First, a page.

Product Review of Poetry Out Loud
Poetry Out Loud, created by the Poetry Foundation and the National Endowment for the Arts, is both the information hub for the poetry recitation competition of the same name and a resource for teaching poetry. Its digital anthology of more than 1,100 poems is easy to explore through a basic search feature and options to browse by title, poet, thematic collection, even by the poetic forms they feature. There’s even an option to pull up a random poem. Both the recitation competition and the site are aimed at high school learners, but the structured browsing could help middle schoolers find poems without feeling overwhelmed, and the curated digital anthology avoids inappropriate content. Audio and video recordings of poem recitations give learners another way to engage with the poems they encounter.
The site also includes several lesson plans curated by Poetry Out Loud that encourage learners to analyze poetry through an experiential lens, each lesson focusing on a different aspect of that experience. For example, one lesson discusses the power of name-dropping celebrities and historical figures; another considers why one might choose to memorize and recite poetry and how poems might be used in life. In addition, the site houses FAQs, tips on reciting poetry, and information for recitation contest judges and organizers. The poems in the Poetry Out Loud digital anthology are options for the recitation competition. The site also includes a page regarding accessibility during the contest and specifically provides support for Deaf and hard-of-hearing learners who wish to recite their poems in ASL. However, there are no specific supports for learners with any other disabilities or for ELLs.
Although Poetry Out Loud is primarily a poetry recitation competition, its website offers educators and learners numerous resources for exploring poetry in a new, creative way. Learners can see the poetic devices they learn about in action by browsing through poems organized by poetic forms and terms, or they can find poems for any occasion by searching through thematic collections. For instance, assign a different poetic device to groups of learners to discuss how poets put them to use, or challenge learners to compare different poems that employ the same poetic device in different ways.
Beyond the poems, the site features lesson plans highlighting poetry as an experience rather than a form of literature. The discussion-based lessons emphasize that there are no right answers, both as learners analyze poetry and write their own original poems. Show learners the audio and video clips of poem recitations by learners who have competed in the Poetry Out Loud recitation competition and by other poets; these can complement the lesson plans or support learners and educators pursuing the competition.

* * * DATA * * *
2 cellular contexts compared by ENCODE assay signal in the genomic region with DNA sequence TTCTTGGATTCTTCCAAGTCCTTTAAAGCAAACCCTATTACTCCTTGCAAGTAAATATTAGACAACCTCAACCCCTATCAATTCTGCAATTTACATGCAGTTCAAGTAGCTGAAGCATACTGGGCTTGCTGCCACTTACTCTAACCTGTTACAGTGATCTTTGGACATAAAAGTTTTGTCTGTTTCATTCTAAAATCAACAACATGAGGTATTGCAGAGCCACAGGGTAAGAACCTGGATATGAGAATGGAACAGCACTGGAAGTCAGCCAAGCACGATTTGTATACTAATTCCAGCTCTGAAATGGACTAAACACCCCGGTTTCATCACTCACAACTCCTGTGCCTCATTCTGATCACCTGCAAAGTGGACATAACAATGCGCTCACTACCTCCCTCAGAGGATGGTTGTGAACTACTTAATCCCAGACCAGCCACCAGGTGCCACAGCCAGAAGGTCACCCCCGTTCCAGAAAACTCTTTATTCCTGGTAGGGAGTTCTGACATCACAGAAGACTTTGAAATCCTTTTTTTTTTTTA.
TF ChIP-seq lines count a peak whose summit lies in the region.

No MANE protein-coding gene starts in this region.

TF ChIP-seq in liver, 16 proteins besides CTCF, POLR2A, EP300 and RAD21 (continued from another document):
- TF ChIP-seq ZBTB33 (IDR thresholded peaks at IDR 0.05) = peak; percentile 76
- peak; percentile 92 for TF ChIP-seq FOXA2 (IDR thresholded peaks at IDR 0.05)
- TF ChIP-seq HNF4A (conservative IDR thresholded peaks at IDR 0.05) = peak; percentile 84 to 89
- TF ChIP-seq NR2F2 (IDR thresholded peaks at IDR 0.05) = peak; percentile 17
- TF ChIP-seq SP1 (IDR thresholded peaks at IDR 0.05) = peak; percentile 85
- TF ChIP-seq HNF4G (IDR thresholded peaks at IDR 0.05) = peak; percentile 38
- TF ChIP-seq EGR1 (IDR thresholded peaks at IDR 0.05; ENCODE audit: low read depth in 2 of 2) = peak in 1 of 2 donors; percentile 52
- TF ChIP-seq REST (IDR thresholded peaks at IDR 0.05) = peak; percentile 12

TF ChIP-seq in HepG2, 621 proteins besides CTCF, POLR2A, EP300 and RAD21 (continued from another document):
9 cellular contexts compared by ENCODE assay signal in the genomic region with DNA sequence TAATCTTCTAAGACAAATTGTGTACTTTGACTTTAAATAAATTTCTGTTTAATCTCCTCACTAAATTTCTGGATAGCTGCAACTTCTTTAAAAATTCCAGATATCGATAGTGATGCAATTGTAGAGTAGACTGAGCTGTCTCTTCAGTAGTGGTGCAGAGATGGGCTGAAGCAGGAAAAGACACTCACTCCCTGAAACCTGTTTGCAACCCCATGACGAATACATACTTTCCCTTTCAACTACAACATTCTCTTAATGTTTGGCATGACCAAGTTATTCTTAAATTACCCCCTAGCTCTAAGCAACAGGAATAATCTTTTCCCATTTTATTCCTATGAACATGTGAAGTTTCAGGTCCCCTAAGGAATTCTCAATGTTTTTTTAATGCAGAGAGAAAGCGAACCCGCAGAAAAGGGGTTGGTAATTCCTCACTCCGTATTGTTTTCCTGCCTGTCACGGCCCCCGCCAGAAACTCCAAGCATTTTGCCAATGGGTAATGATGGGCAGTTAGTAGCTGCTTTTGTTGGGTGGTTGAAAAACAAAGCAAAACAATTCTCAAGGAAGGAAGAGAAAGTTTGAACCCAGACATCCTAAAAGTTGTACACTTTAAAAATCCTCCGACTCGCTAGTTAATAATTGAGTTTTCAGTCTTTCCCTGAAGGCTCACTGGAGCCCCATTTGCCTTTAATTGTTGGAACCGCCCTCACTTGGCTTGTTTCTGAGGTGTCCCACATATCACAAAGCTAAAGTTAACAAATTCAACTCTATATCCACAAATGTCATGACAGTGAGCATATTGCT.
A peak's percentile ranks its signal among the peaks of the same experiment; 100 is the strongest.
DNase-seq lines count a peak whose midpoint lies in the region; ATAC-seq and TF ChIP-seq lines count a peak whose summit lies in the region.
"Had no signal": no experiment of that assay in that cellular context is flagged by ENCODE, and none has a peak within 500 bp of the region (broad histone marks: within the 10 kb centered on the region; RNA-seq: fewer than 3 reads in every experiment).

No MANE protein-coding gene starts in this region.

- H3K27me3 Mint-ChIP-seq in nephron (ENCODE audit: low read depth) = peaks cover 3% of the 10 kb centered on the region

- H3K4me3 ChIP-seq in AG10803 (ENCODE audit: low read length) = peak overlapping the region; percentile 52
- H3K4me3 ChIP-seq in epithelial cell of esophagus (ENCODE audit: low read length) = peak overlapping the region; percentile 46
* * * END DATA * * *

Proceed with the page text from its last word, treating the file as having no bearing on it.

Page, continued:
Poetry Out Loud is a unique resource, particularly for its lesson plans that take an experiential approach to teaching poetry. Lessons center the learners’ experience of poems and take the focus off of the search for one correct interpretation of a poem. Poem composition lessons are less concerned with writing a “good” poem and more concerned with how to craft a poem that elicits a desired effect. Learners can also explore the digital anthology in a variety of ways that are sure to lead them to a poem they find engaging.
However, outside of using the website to complement the lesson plans or educators’ own lessons, there’s little for learners to do besides browse the Poetry Out Loud collection. It would be great if there were tools that allowed learners to annotate a poem to engage with the text in the moment, so that their exploration of the poetry could continue beyond simply finding a poem, or if simple poetry experiments and projects were available to the learners directly rather than only in lesson plans.
Overall User Consensus About the App
The site’s focus on demystifying poetry and inviting all to recite it might draw in some learners, and the random poem selector is fun, but there’s still not much there to convince kids who dislike poetry.
Curriculum and Instruction
With poetry collections, a learner-focused competition, resources on forms and terms, and lesson plans, there are several ways to approach poetry and its elements.
Though the site is approachable, it doesn’t have many supports, accessibility features, or multilingual options.